Club Meeting – August 7th, 2014

“Leading Men of Character in Afghanistan”

Horne 080714Today we were privileged to hear a man speak publicly for the first time about his experience and memories of the men with whom he served in combat.   Eric Horne would much rather talk with you about The Window Man, the business he started in Salem years ago.  He, as well, is a Patrol Sergeant in the Roanoke City Police Department.  We appreciate his finding the time to be with us today.

Mr. Horne served two tours in the U.S. Army during the first Iraqi War and came home an infantry Captain.  After 911 he reenlisted at the rank of Sergeant to serve in Afghanistan.  This act alone cannot better validate Mr. Horne’s understanding of the term character.  Mr. Horne was honest and direct in his comments.  At times it was evident that the memories were personal and difficult to share.   In the audience of appreciative Rotarians there were fellow comrades-in-arms from the military and police department to offer moral support.

armylogoMr. Horne was not without a sense of humor.  Quoting Mark Twain… “Adversity introduces a man to himself (anonymous)…  I have met that man and he’s a miserable SOB”   There is no greater adversity than war.  And in adversity men fighting together form bonds that cannot be easily characterized.  Bonds which create true heroes.  Men “who died for each other.”  In the totality of the experience “war does distort you.”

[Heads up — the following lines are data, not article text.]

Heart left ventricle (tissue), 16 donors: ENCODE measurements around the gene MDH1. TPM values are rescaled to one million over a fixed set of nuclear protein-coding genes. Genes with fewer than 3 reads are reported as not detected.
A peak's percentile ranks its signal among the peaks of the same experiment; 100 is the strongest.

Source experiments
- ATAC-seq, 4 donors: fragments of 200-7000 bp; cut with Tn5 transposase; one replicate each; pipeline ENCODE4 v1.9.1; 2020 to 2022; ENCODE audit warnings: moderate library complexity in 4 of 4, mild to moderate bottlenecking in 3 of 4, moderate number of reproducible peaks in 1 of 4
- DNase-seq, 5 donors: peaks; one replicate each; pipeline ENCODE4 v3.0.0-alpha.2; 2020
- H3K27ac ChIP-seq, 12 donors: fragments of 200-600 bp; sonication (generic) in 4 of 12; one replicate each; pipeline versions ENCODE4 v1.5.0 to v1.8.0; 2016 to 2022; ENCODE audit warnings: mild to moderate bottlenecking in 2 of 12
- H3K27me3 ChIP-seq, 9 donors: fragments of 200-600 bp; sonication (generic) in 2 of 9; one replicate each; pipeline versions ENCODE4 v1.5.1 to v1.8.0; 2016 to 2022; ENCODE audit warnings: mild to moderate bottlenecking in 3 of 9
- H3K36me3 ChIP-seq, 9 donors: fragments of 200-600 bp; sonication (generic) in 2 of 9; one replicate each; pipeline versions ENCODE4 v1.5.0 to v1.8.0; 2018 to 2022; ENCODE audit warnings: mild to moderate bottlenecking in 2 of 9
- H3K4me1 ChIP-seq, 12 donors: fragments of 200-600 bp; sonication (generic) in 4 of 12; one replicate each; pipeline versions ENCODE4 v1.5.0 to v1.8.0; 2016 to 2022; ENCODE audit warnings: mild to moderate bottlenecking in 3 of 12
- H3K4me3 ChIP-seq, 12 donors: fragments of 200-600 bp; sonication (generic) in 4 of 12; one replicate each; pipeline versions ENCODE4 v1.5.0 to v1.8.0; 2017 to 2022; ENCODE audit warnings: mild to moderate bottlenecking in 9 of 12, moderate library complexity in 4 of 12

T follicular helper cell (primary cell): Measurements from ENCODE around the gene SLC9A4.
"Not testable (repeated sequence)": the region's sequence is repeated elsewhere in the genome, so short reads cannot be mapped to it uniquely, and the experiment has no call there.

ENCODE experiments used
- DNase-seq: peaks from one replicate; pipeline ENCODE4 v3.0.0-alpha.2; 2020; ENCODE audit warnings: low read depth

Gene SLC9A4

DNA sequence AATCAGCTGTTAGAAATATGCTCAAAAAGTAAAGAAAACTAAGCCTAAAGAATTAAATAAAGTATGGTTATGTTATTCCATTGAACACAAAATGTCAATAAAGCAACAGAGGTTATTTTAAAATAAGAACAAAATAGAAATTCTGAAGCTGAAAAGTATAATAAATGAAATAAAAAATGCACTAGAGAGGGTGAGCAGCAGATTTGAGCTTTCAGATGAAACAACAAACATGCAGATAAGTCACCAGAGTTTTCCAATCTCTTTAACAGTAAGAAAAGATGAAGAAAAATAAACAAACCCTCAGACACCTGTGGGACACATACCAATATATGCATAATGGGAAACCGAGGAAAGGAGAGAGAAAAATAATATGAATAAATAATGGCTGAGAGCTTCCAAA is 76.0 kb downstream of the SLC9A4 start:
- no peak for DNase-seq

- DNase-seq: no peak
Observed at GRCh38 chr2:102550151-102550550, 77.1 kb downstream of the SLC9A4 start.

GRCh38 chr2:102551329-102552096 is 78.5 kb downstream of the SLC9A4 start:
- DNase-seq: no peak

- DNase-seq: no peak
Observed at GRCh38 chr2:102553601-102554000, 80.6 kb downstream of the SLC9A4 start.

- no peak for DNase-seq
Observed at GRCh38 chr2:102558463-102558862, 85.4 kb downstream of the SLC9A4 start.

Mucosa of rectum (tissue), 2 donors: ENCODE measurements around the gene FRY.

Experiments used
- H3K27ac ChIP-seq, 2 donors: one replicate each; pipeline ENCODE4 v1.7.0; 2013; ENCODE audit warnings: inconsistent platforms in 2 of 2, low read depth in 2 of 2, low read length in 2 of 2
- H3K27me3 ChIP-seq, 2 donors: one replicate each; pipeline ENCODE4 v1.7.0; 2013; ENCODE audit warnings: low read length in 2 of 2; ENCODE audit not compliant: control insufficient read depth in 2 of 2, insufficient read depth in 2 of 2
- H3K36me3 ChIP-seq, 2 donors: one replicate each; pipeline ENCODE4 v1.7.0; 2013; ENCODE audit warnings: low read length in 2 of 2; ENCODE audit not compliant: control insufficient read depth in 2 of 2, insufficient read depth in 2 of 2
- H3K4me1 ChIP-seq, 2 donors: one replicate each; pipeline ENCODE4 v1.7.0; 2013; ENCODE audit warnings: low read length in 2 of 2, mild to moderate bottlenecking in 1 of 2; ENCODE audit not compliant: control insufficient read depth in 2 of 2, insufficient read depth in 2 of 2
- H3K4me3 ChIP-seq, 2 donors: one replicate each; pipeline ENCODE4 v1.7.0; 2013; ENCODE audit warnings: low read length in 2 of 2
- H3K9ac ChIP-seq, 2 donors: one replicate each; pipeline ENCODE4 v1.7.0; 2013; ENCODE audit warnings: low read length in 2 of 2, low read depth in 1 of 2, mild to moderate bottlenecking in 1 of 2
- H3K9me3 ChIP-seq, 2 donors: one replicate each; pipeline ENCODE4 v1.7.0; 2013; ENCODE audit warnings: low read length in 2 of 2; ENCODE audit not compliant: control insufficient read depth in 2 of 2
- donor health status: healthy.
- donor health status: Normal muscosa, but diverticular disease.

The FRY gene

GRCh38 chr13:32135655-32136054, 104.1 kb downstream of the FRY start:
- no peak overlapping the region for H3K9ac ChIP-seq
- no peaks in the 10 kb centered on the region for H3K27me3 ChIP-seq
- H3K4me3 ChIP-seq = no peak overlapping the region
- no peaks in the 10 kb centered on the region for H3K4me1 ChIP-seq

Mr. Horne spoke of having the luxury of support from family, friends, and his faith.  Many veterans do not have the safety net needed to overcome the affects of the hardships experienced while in the service of their country.  Mr. Horne stated, “the finest we have are 11,000 miles away.”  Upon their return home one would hope and expect them to be treated in a manner commensurate to their sacrifice.

Regardless of the war or the side, to a soldier it is very much the same.  Mr. Horne quoted the following inscription from a war memorial, which he felt expressed some thoughts he wished to share.  The inscription is from a South Carolina Confederate Monument erected in 1879 by the Women of South Carolina and written by S.C. diplomat and historian, William Henry Trescot.

This monument
perpetuates the memory ,
of those who
true to the instincts of their birth,
faithful to the teachings of their fathers,
constant in their love for the State,
died in the performance of their duty:
have glorified a fallen cause
by the simple manhood of their lives,
the patient endurance of suffering,
and the heroism of death,
and who,
in the dark house of imprisonment,
in the hopelessness of the hospital,
in the short, sharp agony of the field
found support and consolation
in the belief
that at home they would not be forgotten.